- The Four Principles of Great Design: Learn by Video
- Online Video $79.99
Even if you’ve never created any sort of video or animation, it’s easy to apply motion effects to InDesign elements. Learn how in this excerpt from Digital Publishing with Adobe InDesign CC: Moving Beyond Print to Digital.
Diane Burns and Sandee Cohen, authors of Digital Publishing with Adobe InDesign CC, answer interview questions for designers about moving from print to digital format and layout.
Although InDesign is not a full-fledged drawing program such as Adobe Illustrator, you can use InDesign’s tools to create a wide variety of effects by distorting, moving, resizing, duplicating, and aligning objects. Sandee Cohen shows you how in this excerpt from InDesign CC: Visual QuickStart Guide (2014 release).
In this lesson from Adobe InDesign CC Classroom in a Book (2014 release), you’ll work on a pair of spreads that make up a four-page newsletter. You’ll add text and images and make several modifications to the objects on the two spreads.
Each month we will select one User Group that has been exceptional in their communication with meeting updates, giveaway requests and book reviews and ask them to share some insights and tips with us. This week, we turn the spotlight on New York InDesign User Group as our UG of the Month!
When Adobe® InDesign® CS3 was released a few years back, included among its new features was an enhanced set of special effects. If you haven’t had a chance to explore these special effects and add them to your bag of InDesign tricks, you owe it to yourself to take a look. This tip will focus on using the Bevel And Emboss effect to create three-dimensional typographic elements, but there are eight other effects—each with its own set of controls—that you can apply to text, frames, pictures … pretty much anything. Although many of these effects are available in Photoshop and Illustrator, the option to apply them to InDesign objects can save time and reduce file-management overhead.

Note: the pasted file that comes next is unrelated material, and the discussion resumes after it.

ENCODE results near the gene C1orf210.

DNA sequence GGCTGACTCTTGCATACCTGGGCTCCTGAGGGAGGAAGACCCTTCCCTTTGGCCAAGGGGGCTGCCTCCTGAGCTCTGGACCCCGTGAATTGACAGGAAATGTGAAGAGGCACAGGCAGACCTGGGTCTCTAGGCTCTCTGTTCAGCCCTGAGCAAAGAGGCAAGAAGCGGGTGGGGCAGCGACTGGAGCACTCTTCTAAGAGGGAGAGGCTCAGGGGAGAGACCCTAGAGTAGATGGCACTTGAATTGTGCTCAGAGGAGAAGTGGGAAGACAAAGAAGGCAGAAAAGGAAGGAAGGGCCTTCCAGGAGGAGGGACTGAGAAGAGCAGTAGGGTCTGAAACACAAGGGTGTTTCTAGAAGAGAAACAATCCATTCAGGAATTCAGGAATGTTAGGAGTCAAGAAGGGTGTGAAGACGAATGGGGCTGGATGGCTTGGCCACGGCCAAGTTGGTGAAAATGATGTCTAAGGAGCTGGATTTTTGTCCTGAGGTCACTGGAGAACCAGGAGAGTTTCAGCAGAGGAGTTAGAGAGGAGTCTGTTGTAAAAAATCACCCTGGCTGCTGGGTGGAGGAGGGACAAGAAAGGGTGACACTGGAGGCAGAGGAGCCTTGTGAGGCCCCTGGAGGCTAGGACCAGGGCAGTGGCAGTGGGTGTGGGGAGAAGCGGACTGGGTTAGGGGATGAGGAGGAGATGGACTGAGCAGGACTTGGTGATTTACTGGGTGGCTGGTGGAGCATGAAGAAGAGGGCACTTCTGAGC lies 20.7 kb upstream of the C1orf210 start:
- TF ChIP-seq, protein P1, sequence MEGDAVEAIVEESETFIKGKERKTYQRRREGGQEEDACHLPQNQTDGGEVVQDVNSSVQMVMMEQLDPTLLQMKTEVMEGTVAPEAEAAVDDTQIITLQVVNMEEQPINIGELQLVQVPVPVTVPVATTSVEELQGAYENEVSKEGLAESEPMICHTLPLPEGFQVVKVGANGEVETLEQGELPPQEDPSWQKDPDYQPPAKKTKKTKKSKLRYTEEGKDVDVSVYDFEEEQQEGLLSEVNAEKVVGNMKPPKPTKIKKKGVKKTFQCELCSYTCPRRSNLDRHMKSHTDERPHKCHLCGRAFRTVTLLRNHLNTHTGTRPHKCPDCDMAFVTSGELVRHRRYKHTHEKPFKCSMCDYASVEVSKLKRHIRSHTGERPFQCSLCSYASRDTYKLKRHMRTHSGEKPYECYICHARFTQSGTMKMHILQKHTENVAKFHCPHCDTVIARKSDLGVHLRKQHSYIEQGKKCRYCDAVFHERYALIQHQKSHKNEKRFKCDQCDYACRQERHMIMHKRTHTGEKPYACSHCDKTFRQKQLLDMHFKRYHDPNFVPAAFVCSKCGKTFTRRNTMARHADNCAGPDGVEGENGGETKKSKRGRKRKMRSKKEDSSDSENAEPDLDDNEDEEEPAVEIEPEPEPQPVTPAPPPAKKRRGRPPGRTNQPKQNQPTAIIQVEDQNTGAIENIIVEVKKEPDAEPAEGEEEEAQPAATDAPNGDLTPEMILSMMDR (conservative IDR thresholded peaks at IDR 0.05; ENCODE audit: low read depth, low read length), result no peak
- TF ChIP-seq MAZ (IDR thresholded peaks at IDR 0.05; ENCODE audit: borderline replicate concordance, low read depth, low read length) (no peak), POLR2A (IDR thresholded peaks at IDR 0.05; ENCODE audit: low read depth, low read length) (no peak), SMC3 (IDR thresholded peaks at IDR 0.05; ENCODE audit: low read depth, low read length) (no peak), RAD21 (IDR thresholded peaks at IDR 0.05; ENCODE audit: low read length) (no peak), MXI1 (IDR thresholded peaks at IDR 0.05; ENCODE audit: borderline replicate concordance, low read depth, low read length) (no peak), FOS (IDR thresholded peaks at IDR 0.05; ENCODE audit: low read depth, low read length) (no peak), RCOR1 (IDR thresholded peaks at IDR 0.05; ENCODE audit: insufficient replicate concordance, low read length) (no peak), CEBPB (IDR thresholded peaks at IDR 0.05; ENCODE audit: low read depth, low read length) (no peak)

- Five Adobe InDesign CS5 Tips in Five Days: Tip 4 - Removing a Light or Dark Background from an Imported Graphic
Sometimes when laying out an Adobe® InDesign® page, you may want to remove the background of an imported image—perhaps so you can wrap text around a shape as in Figure 1. Creating a clipping path in Photoshop is often the best solution because its selection tools make it easy to isolate and remove even complex backgrounds. However, because the graphic element (the dancing pair) in Figure 1 is much darker than the background (the surrounding white area), you can easily remove the background using the Clipping Path feature in InDesign. In addition to removing white and light backgrounds, you can also use the Clipping Path feature to remove black backgrounds and backgrounds that are significantly darker than the graphic element they surround.
Since the dawn of page layout software in the mid-1980s, layout artists have been forced to create two text frames for stories that span multiple columns: a one-column text frame that spans multiple columns for the headline and a multicolumn text frame for the body text. Adobe® InDesign® CS5 makes it a whole lot easier to lay out pages with multicolumn stories by providing the option to extend paragraphs across the gutters of multicolumn text frames. It’s a killer feature with an intuitive UI that will save many users considerable time.
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